Soya Beans ( Glycine max )
In May this year (2008) I grew Thompson & Morgan’s Ustie soya beans. Having pre-soaked them overnight, I sowed some in pots in the polytunnel and two rows in the ground outside. The seeds in the pots came up first and were planted out but it is too much work to bother with again and not really necessary. The seeds in the ground were slow to germinate until a heavy thunderstorm hit the region. Then they really took off. They were grown very close together and didn’t need any support. By the beginning of August these hairy tight little pods were fully formed and had taken just over three months to mature. By the beginning of September the plants were going yellow and the leaves were beginning to fall off. At this point I cut the plants off at the base, leaving the roots in the ground, and hung them up in large bunches in the shed to fully dry out.
Mr Ray G. Whisker in his 1977 edition of The Soybean Grow & Cook Book says never sow before the second or third week of May, which corresponds with my experience. Also that it is crucial to produce beans from locally produced seed so I’ll definitely be saving enough for next year’s crop. Soya beans don’t like a long day length during their flowering period or cool temperatures but the majority do become tolerant of these conditions after several years which makes saving your own seed an important consideration. He says that the beans need warmth during their July flowering period and moisture during their early pod-set growth stage, that they do well on poor soil and added nitrogen is not necessary as the plants extract most from the atmosphere.
What happened to Mr Whisker and his wife? By 1975, working from their home in suburban East Molesey, Surrey they had evaluated around 200 varieties of soya beans and strains from 18 countries. In addition to this they had several types of wild soya beans and cultivated strains of their own. Where did all the different varieties of their lovely beans go? These are what we need to be growing now!
In early August I began eating some of the fresh green soya beans. I cooked my own ‘edamame’ (ay-duh-mah-may) by boiling the pods for about 15 minutes and then shelling by hand when cool. They were a good flavour and very filling. By September some of the beans had yellowed and partially dried so I finished them off in the dehydrator. I then used the dried beans to make a batch of soya milk in the electric soya milk maker. The milk turned out much the same as I usually make, using the round dried bean, but never as good as what I buy!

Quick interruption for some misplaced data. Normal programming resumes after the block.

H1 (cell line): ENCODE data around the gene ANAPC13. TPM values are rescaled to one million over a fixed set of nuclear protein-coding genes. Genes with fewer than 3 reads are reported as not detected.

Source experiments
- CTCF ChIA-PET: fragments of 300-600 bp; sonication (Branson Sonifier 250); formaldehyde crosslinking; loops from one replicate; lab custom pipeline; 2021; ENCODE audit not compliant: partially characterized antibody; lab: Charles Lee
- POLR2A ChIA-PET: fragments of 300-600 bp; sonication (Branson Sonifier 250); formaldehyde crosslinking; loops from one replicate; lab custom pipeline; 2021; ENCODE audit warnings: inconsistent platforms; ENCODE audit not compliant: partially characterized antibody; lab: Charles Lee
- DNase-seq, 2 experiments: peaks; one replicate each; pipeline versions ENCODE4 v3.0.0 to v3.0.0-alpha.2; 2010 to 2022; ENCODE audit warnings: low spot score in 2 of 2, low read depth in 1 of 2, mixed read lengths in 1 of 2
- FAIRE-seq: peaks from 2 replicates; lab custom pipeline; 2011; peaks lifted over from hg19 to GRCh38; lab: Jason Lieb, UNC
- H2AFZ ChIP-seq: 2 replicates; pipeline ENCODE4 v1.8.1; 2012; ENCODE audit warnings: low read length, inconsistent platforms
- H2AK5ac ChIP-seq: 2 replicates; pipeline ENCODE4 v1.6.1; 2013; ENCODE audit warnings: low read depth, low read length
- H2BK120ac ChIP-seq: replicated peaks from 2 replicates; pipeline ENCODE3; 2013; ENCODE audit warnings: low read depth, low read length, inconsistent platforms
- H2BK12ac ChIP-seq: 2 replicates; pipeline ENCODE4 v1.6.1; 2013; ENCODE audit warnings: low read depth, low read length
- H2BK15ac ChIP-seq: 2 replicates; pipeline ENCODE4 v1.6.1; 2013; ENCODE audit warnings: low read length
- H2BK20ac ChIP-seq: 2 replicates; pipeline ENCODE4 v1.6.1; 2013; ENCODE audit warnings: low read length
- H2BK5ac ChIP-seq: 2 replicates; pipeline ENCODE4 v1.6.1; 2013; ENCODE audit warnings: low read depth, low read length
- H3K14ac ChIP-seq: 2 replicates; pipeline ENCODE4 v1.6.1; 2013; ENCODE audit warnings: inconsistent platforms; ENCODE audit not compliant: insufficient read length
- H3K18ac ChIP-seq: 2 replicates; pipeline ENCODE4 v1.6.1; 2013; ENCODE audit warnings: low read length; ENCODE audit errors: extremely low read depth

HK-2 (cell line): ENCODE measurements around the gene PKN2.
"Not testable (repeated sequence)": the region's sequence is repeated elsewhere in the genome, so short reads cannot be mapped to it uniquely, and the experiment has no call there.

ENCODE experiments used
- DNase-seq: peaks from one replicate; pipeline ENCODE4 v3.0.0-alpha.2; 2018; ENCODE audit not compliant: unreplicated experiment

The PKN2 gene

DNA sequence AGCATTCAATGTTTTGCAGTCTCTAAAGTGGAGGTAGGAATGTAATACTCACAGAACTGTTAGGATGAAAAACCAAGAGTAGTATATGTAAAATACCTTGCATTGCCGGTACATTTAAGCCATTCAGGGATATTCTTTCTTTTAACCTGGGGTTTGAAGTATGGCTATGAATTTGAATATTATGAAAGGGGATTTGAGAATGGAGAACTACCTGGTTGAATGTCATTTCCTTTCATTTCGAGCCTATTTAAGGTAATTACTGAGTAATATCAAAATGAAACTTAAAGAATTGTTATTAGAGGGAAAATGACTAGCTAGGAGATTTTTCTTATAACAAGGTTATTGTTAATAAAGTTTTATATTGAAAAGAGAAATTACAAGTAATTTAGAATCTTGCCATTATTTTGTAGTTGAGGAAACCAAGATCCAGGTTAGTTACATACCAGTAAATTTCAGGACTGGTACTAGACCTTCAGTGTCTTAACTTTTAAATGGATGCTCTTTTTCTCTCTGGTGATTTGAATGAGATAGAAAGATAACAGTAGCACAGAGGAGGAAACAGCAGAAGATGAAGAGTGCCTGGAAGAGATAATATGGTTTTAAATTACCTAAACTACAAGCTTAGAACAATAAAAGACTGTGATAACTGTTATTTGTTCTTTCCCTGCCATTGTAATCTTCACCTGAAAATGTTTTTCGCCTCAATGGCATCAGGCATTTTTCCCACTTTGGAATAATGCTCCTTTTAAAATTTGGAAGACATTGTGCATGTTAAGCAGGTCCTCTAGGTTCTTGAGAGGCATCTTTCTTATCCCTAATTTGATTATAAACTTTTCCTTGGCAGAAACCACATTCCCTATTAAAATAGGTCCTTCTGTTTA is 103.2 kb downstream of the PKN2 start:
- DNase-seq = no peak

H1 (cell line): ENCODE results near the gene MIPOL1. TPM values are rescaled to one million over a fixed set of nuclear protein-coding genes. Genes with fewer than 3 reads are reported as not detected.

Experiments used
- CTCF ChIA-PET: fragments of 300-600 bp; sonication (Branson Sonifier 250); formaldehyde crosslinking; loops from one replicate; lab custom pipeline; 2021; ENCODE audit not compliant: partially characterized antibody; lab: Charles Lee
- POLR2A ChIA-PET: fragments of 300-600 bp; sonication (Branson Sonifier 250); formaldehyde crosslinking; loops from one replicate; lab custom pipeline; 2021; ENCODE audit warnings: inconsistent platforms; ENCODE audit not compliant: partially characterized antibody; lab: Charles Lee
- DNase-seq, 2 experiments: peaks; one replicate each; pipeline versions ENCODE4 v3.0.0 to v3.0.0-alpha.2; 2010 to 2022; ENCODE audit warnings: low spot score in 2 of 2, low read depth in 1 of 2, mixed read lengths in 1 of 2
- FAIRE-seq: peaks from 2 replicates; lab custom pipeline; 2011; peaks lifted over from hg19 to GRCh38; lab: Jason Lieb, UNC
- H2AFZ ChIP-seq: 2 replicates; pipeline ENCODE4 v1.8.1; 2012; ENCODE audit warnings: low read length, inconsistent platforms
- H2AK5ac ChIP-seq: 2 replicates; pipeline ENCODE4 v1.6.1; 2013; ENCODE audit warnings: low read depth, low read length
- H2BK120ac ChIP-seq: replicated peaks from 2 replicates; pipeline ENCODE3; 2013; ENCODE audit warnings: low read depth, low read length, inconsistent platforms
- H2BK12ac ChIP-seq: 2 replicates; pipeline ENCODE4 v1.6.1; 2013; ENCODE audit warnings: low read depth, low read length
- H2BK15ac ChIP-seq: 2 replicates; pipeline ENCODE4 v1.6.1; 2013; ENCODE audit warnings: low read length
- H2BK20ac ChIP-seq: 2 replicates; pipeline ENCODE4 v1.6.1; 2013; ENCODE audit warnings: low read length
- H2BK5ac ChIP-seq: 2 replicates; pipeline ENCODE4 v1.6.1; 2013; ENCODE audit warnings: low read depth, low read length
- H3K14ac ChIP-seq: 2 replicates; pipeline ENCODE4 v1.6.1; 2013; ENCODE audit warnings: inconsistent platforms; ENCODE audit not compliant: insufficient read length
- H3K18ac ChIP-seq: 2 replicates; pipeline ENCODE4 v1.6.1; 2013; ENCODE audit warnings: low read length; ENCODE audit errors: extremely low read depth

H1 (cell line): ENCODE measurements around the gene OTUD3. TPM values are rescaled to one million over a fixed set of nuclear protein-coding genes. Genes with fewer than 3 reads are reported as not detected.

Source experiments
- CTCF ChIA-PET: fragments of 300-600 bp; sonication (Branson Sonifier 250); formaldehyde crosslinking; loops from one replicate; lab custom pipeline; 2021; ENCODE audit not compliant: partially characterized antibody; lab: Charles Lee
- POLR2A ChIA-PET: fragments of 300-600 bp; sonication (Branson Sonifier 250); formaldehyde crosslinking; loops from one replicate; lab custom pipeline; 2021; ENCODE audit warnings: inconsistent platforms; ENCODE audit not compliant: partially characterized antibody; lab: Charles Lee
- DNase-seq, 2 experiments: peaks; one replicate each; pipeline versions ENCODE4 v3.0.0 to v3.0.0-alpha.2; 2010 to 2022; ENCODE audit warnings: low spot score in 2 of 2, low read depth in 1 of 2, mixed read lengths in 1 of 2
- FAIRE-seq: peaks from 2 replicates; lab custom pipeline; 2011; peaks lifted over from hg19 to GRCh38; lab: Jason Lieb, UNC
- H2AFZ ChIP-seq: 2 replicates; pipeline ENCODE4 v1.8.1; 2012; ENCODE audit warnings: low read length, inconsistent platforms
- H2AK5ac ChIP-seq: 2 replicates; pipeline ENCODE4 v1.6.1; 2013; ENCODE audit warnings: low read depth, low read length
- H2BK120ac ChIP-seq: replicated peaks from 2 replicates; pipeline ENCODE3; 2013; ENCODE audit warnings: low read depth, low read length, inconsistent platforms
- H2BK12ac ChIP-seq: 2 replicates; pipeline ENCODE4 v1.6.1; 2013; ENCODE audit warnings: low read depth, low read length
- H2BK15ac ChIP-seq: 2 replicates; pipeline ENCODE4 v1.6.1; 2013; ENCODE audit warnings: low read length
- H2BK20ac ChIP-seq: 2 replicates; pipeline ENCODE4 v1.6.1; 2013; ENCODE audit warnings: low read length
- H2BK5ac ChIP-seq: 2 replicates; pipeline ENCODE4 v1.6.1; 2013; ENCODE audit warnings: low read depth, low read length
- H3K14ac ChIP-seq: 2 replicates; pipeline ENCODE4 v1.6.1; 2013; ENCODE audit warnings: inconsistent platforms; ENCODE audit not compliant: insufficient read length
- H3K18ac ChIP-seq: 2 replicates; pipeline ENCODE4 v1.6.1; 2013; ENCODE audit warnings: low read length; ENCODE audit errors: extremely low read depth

In Japan the name edamame is used to describe a large sweet variety of soya beans picked young and green. The beans are usually salted, cooked in their pods and eaten by pulling them out with your teeth! The name edamame is also used in the West to describe the cooked dish. Robin Williams from Nama Yasai, Japanese vegetable growers in Sussex, grows edamame but says climate and price make it prohibitive. Frozen imports are less than a quarter of the price it costs them to produce and last year’s crop was abandoned because of too little sunshine and warmth.
Chickpeas ( Cicerarietinum )
In June I planted out a mug of surplus chickpea sprouts in a shallow drill. They came up within a few weeks and grew steadily throughout the summer. In August they produced white flowers and soft green pods containing two strange curly little embryonic chick peas. A shamefully small return for such a fat hairy pod! Chickpeas require a sunny position and four to six months growing season. In coastal areas they might rot in the pod before maturity. I grew them in Hastings many years ago and the immature seed did indeed rot in the pod. I am further inland now, in Tonbridge, Kent and although it has been damp here there is no sign of rot. By the last week of September I decided to lift the plants and hang them to dry in the shed. The chickpeas themselves were healthy and mature although rather small in size.
Green Lentils ( Lens culinaris )
In June I also decided to grow some of Suma’s Organic Green Lentils. After an overnight soak in water, I placed the swollen seed in a shallow drill and they came up with little effort after a few weeks. A rather delicate plant, they continued producing tiny white flowers from the middle of July until the middle of September. From what I’ve read they too seem to be hardy and easy to grow although the plants are much finer and more sprawling than chickpeas. By the end of September the flowers had turned into small round green pods but hadn’t filled out properly and may not mature now. This was undoubtedly my fault and, like the chickpeas, they would probably fare better from an earlier planting.
Problems ( Difficultatium!)
There were no signs of pests or diseases on any of the pulses. Slugs might be a problem for emerging seedlings but were ruthlessly removed. The heavy clay soil is fed with my own compost once or twice a year and lightly mulched with grass cuttings from March to October. I’ve had no other inputs for two years.
I shall definitely be growing more chick peas, green lentils and soya beans, simply because they seem to grow fairly well here and these I use them a lot. I have grown other beans such as Borlotti and Cannellini, and I did get more beans for my efforts, but I never normally eat these so found myself not using them! The overwhelming complaint about soya beans seems to be the small return of beans per plant but I still prefer them because of their incredible nutritional value and versatility.